A retrospective analysis on the correlation between hip pain, physical examination findings, and alpha angle on MR images

Guler O., Isyar M., Karataş D., ÖRMECİ T., Cerci H., Mahirogullar M.

Journal of Orthopaedic Surgery and Research, vol.11, no.1, 2016 (SCI-Expanded) identifier identifier identifier

  • Publication Type: Article / Article
  • Volume: 11 Issue: 1
  • Publication Date: 2016
  • Doi Number: 10.1186/s13018-016-0476-9
  • Journal Name: Journal of Orthopaedic Surgery and Research
  • Journal Indexes: Science Citation Index Expanded (SCI-EXPANDED), Scopus
  • Keywords: Femoroacetabular impingement, Alpha angle, Internal rotation, Hip, Pain
  • Istanbul Medipol University Affiliated: Yes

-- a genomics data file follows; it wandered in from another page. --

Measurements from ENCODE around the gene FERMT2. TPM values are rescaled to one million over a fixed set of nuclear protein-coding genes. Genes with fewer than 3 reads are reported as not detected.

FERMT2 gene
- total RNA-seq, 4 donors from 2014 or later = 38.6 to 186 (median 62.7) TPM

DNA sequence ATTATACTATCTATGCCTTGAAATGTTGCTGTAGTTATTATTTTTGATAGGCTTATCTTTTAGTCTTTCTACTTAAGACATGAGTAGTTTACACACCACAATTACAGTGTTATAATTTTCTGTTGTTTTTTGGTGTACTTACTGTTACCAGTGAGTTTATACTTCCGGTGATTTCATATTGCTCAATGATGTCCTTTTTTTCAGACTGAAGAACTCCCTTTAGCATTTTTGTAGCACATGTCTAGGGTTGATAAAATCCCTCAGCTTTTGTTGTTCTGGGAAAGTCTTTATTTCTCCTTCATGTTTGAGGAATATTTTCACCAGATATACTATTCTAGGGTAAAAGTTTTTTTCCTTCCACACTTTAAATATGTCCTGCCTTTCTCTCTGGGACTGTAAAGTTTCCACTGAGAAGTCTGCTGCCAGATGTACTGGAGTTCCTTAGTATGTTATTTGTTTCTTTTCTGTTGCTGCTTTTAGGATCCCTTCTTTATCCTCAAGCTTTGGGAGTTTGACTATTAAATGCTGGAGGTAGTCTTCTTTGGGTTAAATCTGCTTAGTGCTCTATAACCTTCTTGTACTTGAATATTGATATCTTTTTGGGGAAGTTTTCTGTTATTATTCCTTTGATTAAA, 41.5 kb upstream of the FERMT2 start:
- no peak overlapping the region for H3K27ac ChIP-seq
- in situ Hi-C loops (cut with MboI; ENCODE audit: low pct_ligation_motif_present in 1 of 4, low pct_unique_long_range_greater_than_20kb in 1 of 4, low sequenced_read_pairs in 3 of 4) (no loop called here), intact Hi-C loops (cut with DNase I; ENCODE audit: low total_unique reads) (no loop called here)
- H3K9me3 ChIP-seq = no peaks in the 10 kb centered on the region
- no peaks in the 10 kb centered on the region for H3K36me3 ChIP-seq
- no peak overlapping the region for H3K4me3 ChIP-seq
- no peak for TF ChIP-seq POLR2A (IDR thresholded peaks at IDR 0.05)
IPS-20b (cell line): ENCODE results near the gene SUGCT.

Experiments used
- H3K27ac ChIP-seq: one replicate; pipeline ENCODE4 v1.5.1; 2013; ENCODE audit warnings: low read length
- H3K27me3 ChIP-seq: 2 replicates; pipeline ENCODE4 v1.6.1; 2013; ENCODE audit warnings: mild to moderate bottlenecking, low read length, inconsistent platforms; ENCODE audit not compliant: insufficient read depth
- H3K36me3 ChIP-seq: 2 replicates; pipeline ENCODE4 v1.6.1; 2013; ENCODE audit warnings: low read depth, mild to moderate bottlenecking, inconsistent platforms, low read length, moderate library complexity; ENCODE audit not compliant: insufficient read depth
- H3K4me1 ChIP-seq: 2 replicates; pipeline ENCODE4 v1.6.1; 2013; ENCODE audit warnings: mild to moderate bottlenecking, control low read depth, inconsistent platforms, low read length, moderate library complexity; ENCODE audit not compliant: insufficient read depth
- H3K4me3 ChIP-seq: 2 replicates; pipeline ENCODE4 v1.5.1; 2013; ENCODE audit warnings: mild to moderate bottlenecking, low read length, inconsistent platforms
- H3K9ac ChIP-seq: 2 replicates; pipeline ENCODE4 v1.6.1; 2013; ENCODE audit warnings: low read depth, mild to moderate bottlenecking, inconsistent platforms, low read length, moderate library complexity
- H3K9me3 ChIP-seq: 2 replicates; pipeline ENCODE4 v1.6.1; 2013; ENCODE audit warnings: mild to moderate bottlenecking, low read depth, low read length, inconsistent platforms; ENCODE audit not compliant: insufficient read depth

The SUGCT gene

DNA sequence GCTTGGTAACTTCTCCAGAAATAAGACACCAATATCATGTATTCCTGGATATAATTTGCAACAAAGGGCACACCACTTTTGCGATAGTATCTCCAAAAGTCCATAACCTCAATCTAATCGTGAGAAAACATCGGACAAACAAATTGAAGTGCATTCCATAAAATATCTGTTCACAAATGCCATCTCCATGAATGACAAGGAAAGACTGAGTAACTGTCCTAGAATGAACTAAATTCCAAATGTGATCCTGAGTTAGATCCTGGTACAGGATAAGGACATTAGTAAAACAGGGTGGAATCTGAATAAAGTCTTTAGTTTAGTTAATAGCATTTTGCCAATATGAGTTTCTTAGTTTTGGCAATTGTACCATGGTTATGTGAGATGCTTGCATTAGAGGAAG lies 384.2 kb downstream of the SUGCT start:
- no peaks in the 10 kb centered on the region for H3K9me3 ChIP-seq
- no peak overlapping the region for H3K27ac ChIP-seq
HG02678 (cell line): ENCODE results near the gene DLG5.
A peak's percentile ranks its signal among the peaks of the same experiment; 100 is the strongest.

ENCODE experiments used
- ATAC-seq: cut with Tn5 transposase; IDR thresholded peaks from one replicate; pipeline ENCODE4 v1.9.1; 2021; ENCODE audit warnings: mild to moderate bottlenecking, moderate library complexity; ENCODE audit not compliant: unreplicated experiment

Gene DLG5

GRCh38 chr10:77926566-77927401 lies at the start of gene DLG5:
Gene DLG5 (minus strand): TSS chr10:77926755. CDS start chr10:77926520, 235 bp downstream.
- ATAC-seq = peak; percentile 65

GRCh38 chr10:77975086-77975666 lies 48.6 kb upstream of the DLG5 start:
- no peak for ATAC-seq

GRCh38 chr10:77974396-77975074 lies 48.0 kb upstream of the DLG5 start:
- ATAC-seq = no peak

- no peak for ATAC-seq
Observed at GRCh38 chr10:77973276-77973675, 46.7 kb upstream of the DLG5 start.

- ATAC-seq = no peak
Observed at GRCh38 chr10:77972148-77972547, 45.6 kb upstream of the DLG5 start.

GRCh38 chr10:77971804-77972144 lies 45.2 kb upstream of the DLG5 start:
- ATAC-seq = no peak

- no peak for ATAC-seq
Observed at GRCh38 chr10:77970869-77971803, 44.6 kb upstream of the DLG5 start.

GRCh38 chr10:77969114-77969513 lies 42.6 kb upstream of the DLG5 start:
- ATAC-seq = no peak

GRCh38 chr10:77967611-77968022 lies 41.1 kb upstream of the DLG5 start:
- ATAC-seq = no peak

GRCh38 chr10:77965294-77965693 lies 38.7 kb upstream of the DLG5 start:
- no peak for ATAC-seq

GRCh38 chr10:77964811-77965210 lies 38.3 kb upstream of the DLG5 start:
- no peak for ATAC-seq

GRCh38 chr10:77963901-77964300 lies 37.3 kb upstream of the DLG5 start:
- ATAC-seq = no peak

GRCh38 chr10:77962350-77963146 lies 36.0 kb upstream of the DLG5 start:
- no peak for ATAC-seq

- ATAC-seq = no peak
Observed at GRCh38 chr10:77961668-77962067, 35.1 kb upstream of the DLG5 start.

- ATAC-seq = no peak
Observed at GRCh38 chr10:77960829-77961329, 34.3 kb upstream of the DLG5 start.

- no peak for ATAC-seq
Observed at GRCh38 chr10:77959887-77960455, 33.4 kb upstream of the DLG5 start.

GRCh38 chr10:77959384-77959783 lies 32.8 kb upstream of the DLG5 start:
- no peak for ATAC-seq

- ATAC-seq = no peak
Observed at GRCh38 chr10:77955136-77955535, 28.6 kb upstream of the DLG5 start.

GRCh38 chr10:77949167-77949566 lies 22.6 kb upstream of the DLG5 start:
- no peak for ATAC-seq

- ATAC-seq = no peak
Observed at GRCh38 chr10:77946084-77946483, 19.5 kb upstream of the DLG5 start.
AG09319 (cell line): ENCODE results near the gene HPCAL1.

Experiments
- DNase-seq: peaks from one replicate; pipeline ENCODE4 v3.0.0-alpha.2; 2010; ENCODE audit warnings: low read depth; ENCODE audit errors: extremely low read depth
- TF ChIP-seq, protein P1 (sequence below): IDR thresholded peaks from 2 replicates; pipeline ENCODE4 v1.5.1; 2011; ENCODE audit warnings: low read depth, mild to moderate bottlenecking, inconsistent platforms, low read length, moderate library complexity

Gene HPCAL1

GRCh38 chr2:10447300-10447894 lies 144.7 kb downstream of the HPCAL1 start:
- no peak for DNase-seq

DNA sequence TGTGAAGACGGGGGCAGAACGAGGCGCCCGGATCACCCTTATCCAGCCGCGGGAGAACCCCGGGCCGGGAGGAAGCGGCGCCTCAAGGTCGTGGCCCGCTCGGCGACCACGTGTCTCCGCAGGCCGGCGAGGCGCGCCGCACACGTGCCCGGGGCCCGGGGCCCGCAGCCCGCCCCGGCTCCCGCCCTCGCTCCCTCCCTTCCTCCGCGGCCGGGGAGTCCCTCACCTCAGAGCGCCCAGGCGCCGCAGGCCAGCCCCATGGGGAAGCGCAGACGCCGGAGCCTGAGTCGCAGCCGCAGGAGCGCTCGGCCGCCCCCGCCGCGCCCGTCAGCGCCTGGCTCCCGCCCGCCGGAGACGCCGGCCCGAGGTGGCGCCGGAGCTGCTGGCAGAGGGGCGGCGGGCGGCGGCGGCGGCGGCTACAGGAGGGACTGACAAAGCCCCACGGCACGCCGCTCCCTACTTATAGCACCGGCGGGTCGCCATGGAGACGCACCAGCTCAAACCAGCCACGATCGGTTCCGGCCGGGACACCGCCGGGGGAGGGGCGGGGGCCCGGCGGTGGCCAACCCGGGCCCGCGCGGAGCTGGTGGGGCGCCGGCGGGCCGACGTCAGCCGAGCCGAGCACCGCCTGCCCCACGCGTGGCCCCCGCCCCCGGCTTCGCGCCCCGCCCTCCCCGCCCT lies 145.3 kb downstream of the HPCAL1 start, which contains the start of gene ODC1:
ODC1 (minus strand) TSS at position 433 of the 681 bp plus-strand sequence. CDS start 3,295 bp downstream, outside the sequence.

Background: We aimed to search whether alpha angle, a radiological clue used in the diagnosis of femoroacetabular impingement, is correlated with the presence of hip pain, internal rotation angle, and impingement test results on hip impingement patients (CAM type). Methods: Medical records of 334 patients (156 women, 178 men) with an average age of 33.8±8.4 (range 20-50) years were retrospectively studied for the alpha angle of the hip measured on magnetic resonance images (MRI). Hip pain and internal rotation angles as well as results of impingement tests were reviewed. Results: Hip pain was reported more frequently on the right side (n=35, 10.5%) compared to the left side (n=22, 6.6%) (p=0.047). No difference was observed between the right and left sides regarding alpha angles (p=0.145), internal rotation angles (p=0.637), or positivity of impingement test (p=0.210). Internal rotation angles were significantly higher in cases without hip pain (p<0.001) and in patients with negative impingement test result (p<0.001). Internal rotation angle correlated positively with age and negatively with the alpha angle. Alpha angle was increased in cases that report pain, those with an internal rotation angle <20°, or cases with positive impingement test. The pain was more common, internal rotation angle was higher, and positivity for impingement was more frequent if the alpha angle was <55°. Patients with hip pain or positive impingement test or internal rotation angle <20° had increased alpha angles (p<0.001). Conclusions: The pain, impingement test results, and internal rotation angle seem to be associated with alpha angle of the hip measured on MRI in hip impingement patients.